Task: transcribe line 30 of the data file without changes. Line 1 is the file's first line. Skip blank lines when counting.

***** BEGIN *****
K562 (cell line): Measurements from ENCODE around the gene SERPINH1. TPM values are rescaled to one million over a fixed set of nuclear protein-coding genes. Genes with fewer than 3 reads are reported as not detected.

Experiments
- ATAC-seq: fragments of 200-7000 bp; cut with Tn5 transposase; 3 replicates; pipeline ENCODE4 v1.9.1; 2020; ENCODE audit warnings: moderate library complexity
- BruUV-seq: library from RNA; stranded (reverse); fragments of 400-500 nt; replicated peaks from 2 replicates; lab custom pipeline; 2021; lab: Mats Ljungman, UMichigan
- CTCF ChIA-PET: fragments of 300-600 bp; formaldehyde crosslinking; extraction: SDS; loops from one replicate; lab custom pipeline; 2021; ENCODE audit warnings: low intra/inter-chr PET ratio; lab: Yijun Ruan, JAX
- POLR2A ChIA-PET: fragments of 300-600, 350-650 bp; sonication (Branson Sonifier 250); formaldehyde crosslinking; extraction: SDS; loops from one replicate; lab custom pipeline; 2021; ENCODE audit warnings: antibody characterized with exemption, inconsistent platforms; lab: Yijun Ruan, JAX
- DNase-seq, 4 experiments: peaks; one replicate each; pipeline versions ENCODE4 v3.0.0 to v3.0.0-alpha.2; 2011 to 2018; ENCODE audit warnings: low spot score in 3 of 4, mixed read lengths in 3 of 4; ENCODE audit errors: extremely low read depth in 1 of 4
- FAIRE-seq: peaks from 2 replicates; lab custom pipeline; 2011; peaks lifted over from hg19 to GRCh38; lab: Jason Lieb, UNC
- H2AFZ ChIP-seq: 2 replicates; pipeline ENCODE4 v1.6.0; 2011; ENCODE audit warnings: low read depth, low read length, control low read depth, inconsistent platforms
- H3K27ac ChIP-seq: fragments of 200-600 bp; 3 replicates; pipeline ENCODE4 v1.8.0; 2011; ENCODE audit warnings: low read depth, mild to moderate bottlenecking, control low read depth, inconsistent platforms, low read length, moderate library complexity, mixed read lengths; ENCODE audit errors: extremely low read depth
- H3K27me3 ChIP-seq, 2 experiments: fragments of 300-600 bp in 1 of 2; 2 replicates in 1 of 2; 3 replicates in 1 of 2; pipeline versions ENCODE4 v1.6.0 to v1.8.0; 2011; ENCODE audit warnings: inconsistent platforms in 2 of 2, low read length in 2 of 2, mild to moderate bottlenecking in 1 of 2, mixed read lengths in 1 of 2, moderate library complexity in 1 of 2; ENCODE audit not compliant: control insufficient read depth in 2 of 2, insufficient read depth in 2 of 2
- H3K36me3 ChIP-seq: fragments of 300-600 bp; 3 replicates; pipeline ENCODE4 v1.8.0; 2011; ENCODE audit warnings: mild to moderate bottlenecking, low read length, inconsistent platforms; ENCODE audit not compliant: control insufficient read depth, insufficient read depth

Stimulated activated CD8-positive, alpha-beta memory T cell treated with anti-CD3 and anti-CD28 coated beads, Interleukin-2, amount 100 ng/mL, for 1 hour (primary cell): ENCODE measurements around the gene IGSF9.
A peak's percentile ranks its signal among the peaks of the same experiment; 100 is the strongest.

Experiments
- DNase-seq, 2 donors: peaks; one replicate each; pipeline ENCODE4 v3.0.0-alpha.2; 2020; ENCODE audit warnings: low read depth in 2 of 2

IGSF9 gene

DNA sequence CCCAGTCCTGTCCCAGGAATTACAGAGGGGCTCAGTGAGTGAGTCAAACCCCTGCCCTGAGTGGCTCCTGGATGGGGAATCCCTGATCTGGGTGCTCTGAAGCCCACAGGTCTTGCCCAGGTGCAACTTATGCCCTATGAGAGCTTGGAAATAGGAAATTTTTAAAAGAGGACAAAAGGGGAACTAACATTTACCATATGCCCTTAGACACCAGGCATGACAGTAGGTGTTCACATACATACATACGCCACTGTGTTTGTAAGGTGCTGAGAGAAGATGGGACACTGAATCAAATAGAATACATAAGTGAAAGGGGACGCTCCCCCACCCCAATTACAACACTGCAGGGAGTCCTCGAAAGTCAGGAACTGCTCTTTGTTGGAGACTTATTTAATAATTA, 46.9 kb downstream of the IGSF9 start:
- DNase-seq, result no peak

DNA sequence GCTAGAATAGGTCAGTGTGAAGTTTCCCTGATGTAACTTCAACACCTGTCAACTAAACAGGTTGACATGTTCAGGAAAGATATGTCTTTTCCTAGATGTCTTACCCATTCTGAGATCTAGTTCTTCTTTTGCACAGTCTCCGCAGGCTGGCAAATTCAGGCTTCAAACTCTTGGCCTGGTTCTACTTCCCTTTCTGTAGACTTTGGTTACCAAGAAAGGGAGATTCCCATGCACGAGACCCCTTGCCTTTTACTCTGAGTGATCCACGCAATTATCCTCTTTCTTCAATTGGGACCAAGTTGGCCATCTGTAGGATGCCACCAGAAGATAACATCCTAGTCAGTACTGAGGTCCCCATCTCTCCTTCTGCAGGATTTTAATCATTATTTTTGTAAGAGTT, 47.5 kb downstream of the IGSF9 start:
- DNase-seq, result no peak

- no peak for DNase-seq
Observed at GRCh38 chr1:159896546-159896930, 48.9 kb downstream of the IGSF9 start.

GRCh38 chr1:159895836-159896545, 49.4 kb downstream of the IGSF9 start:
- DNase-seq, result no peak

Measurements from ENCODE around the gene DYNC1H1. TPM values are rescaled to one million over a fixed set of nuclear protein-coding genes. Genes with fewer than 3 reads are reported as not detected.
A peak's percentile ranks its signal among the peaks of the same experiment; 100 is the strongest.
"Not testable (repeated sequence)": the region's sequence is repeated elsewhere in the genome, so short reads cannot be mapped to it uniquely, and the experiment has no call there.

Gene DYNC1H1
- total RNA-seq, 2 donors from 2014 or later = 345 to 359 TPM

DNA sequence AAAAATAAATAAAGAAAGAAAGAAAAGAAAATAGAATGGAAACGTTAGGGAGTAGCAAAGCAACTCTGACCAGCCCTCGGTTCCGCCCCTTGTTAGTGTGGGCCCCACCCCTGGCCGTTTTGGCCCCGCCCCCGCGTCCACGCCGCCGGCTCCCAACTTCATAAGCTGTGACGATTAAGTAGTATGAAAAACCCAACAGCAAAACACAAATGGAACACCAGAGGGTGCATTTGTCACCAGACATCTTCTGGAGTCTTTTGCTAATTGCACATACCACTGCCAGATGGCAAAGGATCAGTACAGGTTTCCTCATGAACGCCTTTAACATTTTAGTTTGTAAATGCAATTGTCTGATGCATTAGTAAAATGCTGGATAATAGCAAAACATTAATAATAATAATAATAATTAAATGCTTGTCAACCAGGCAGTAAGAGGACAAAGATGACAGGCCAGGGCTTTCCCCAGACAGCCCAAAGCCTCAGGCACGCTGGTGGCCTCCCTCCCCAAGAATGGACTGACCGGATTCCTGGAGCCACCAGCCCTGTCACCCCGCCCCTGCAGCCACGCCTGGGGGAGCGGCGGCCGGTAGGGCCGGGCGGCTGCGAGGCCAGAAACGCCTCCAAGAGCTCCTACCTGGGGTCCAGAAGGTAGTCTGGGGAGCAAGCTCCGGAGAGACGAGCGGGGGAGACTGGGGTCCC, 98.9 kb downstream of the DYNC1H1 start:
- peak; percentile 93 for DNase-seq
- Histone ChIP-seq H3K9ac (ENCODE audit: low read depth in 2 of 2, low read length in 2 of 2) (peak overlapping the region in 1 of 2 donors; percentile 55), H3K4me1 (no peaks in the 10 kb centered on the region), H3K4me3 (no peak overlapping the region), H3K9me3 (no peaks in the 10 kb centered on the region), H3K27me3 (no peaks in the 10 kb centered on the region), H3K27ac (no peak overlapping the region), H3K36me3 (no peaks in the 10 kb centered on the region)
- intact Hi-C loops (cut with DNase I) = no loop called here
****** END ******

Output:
- total RNA-seq, 2 donors from 2014 or later = 345 to 359 TPM